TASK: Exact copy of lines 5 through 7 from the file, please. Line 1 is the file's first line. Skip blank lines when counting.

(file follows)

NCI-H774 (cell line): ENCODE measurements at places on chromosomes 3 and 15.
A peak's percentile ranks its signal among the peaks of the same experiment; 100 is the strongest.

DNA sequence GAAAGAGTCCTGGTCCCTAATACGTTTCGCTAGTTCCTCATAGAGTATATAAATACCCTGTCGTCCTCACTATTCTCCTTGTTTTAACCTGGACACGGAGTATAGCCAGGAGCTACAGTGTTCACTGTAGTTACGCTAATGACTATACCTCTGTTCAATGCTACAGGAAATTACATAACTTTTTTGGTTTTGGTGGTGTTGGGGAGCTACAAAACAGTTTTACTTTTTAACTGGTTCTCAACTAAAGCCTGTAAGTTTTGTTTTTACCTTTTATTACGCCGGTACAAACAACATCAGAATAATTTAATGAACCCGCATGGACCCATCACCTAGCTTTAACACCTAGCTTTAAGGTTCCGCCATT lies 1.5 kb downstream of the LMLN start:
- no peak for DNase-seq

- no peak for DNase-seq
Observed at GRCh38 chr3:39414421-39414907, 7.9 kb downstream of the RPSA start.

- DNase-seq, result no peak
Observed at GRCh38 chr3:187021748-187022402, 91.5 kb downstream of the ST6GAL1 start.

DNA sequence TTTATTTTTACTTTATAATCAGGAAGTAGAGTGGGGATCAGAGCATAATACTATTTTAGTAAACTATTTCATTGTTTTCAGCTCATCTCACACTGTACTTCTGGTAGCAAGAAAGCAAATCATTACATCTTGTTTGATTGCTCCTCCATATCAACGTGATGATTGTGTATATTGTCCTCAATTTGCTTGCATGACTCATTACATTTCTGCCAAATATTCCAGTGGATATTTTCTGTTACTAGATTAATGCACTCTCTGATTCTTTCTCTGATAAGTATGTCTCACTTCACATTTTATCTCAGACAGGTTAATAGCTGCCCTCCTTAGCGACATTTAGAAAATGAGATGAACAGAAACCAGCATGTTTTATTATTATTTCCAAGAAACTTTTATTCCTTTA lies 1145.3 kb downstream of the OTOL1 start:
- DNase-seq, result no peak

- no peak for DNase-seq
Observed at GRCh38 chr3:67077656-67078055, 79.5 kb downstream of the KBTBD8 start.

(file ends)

- no peak for DNase-seq
Observed at GRCh38 chr3:39414421-39414907, 7.9 kb downstream of the RPSA start.

- DNase-seq, result no peak